Nearly 50% of the adult US population reads at a 7th grade level or lower. Nearly 25% has reading proficiency so low they cannot read instructions on medication bottles, the manual that comes with a piece of machinery, or a newspaper. This means roughly 40 million Americans cannot do something as simple and critical as read the handout a pharmacist gives them that warns them of lethal drug interactions.

[From Blog Action Day 2008: Attack Poverty Through Literacy]

What does this say about the continued use of the King James Version in American churches?

The kids I have tried to evangelize over the past 10 years can’t even read the New American Standard. I’ve explained the theme verse at my one long-time weekly ministry—”Keep sound wisdom and discretion, so they will be life to your soul and adornment to your neck”—to countless low-income junior highers, and I’m not sure any of them ever understood it.

God used the common language of the day in the New Testament, Koine Greek. Koine (Κοινη), in fact, simply means “common.” We should not fear to do the same. The Bible contains some passages and truths that are difficult to understand (2 Pet. 3:16). Some are impossible to grasp without divine enablement (1 Cor. 2:14). But why make understanding impossible by using a language no one in this world speaks?


I’ve already posted a list of a few verses in the KJV that are unintelligible. I just found a new one, Joshua 17:18. “It is a wood, and thou shalt cut it down: and the outgoings of it shall be thine.”

The Sins of the Bloggers

I publish these comments from the latest Themelios with some trepidation: I don’t want to be guilty of these sins. But I publish these comments with some hope: I don’t want to be guilty of these sins!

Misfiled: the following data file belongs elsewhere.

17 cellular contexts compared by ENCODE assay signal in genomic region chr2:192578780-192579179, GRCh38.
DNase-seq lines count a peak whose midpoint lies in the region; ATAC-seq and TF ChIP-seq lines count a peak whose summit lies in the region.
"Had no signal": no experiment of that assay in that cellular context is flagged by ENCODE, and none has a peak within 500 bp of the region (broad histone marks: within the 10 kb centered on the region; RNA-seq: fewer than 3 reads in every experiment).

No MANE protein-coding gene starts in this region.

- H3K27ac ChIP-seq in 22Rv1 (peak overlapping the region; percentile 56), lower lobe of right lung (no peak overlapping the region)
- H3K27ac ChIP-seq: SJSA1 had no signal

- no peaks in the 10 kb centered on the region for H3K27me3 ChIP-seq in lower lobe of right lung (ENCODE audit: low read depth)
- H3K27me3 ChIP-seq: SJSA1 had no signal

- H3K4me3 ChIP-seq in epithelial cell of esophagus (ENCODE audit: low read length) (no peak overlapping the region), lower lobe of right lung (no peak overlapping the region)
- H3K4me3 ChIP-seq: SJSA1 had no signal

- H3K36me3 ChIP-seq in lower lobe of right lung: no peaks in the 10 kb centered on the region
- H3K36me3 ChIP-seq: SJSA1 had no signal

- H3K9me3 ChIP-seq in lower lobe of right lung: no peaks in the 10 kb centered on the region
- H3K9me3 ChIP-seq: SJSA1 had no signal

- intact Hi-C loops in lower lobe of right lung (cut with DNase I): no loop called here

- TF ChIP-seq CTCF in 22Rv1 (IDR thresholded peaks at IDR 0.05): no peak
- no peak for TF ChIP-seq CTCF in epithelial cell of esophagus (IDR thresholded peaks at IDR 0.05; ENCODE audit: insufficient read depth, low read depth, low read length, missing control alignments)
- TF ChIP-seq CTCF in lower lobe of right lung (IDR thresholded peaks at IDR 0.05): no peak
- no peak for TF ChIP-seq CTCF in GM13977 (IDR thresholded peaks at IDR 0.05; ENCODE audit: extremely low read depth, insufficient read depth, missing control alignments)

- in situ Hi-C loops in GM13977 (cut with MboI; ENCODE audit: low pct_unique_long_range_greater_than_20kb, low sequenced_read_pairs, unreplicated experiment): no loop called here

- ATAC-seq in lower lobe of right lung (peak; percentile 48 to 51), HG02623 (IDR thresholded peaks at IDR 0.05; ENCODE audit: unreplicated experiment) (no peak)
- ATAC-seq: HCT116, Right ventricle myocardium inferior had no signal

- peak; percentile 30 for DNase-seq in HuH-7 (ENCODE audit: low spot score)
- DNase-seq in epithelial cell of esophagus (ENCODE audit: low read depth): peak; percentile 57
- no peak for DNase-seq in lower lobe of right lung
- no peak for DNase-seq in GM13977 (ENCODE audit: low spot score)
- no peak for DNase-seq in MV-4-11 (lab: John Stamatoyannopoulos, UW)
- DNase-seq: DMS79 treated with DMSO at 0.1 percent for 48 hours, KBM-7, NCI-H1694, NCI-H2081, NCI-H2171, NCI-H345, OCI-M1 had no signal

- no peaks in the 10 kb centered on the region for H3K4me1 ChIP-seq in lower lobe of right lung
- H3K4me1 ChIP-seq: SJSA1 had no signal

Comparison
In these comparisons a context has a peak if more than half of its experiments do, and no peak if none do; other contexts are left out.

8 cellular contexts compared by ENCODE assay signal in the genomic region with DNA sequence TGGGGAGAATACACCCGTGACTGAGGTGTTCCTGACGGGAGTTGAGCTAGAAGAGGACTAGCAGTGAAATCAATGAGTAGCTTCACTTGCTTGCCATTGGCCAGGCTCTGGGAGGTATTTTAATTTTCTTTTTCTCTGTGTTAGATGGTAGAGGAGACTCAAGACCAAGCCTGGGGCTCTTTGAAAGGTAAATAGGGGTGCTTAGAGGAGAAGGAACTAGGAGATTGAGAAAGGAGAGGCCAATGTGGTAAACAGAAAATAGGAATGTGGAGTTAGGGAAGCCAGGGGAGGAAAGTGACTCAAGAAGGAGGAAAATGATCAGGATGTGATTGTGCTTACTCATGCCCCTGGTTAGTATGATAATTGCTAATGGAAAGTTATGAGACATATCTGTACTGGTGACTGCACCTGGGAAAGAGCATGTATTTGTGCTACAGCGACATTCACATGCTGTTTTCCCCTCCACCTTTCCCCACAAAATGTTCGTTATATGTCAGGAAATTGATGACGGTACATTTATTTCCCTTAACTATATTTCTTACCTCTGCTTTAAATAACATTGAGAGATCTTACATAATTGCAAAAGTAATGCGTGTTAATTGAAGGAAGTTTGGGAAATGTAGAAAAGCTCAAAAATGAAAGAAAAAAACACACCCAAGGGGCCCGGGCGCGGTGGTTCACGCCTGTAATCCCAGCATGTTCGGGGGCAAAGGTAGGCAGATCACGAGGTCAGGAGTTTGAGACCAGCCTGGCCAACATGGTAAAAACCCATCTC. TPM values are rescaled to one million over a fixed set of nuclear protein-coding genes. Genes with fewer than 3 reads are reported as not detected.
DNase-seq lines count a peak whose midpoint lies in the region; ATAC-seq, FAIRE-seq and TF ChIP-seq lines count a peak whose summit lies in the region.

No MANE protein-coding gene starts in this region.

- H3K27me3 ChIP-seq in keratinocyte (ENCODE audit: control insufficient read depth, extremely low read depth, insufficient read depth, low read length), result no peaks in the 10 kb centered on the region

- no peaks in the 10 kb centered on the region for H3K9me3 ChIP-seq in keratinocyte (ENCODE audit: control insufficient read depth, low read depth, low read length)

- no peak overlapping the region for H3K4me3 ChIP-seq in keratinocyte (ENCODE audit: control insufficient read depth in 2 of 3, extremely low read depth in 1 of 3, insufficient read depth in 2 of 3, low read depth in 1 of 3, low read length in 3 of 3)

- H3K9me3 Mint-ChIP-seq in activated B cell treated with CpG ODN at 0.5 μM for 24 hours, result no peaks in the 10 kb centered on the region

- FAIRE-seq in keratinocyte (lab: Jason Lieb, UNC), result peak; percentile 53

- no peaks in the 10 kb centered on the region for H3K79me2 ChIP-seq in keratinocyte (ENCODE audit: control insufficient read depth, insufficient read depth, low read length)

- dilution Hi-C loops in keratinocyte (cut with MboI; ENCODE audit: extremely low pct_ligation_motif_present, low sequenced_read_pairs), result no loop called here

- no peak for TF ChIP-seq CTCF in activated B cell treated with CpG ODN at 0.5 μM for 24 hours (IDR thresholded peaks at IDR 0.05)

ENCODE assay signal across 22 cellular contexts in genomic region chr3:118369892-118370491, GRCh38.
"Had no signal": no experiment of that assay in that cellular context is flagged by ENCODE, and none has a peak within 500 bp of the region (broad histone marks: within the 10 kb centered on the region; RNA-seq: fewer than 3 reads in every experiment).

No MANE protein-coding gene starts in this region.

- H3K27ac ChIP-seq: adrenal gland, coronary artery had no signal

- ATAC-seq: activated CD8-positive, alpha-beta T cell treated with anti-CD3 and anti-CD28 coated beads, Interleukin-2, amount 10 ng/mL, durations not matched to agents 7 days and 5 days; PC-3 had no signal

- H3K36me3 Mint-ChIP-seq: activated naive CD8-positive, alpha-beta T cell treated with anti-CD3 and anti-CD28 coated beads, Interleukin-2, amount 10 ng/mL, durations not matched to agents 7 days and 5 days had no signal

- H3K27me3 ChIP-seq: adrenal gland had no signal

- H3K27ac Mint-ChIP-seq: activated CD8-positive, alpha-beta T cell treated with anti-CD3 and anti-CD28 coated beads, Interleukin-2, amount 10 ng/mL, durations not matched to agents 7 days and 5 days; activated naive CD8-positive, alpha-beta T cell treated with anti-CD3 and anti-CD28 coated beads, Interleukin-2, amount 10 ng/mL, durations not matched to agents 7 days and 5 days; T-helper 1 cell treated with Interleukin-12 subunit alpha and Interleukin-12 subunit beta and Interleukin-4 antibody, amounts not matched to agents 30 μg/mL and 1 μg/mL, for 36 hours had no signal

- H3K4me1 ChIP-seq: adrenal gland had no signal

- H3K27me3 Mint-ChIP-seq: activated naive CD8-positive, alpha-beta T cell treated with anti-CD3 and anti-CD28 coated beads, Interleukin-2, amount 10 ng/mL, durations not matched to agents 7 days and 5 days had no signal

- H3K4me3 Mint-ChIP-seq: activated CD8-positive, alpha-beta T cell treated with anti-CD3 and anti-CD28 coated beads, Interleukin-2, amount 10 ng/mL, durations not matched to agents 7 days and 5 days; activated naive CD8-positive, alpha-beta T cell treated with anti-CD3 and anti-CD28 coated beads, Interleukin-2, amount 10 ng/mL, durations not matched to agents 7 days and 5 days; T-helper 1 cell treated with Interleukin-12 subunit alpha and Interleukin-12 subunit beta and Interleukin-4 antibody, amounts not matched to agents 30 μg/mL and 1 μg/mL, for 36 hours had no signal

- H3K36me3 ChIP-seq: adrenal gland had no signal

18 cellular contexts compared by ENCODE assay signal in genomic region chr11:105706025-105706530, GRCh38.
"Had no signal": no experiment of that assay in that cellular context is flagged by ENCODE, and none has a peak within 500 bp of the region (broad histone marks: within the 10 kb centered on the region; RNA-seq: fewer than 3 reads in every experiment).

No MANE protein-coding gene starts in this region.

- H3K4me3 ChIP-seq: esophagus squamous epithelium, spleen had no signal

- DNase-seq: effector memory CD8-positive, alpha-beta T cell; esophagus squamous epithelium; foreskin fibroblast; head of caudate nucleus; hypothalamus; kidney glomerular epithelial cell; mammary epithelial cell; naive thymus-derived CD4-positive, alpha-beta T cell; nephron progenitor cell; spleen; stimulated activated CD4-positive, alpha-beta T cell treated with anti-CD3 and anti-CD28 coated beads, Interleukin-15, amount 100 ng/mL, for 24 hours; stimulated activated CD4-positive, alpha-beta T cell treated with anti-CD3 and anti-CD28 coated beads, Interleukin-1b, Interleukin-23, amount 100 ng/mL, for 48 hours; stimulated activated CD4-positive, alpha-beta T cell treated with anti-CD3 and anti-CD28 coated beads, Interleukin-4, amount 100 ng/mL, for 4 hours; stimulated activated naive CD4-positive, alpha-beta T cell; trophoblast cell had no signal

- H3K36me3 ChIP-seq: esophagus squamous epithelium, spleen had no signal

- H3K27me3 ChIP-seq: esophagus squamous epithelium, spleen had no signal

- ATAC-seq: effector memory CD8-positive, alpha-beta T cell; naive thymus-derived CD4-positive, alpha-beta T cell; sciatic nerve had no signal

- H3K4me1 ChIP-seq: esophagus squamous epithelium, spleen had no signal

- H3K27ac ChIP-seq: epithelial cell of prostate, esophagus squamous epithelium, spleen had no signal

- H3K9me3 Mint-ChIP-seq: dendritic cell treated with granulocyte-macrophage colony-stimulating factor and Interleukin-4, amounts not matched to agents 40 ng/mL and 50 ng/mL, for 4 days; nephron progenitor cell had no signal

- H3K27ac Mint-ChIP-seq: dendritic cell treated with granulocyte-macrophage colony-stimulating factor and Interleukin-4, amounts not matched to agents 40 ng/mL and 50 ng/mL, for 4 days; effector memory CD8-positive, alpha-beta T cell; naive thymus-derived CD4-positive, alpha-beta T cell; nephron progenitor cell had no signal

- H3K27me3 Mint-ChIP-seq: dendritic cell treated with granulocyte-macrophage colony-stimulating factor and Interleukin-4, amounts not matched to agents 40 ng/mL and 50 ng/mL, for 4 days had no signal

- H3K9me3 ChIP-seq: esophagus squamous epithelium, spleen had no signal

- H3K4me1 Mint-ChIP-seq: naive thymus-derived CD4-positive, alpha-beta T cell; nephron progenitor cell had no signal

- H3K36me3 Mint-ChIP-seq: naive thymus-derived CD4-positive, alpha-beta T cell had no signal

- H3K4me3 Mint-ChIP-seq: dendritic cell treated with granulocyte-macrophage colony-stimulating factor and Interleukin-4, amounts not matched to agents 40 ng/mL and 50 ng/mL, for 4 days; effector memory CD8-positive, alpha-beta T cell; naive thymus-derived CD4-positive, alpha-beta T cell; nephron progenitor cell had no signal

D. A. Carson:

Because the Internet is spectacularly accessible, almost anyone can voice an opinion or make a claim. In this sense, it is the most “democratic” of the media. Occasionally this means that voices otherwise silenced, voices that should be heard, are indeed heard. Much more commonly, voices multiply that are ill-informed, opinionated, often pretentious and arrogant. A higher percentage of these voices were weeded out when the distribution was via print, radio, or television; by democratizing the delivery system, every voice can be published, and it becomes culturally unacceptable even to suggest that some voices are not worth publishing. This does nothing to enhance either discernment or self-discipline. As Michael Kinsley likes to ask, “How many blogs does the world need?”

Carl Trueman:

The title ‘scholar’ is not one that you should ever apply to yourself, and its current profusion among the chatterati on the blogs is a sign of precisely the kind of arrogance and hubris against which we all need to guard ourselves. Call me old-fashioned, but to me the word ‘scholar’ has an honorific ring. It is something that others give to you when, and only when, you have made a consistent and outstanding contribution to a particular scholarly field (and, no, completion of a Ph.D. does not count). To be blunt, the ability to set up your own blog site and having nothing better to do with your time than warble on incessantly about how clever you are and how idiotic are all those with whom you disagree—well, that does not actually make you eligible to be called a scholar. On the contrary, it rather qualifies you to be a self-important nincompoop, and the self-referential use of the title by so many of that ilk is at best absurd, at worst obnoxious.

N.B.: Don’t miss the latest Themelios. Trueman is always worth your time, as is Carson. And check out Keller (who in turn relies helpfully on Jonathan Edwards).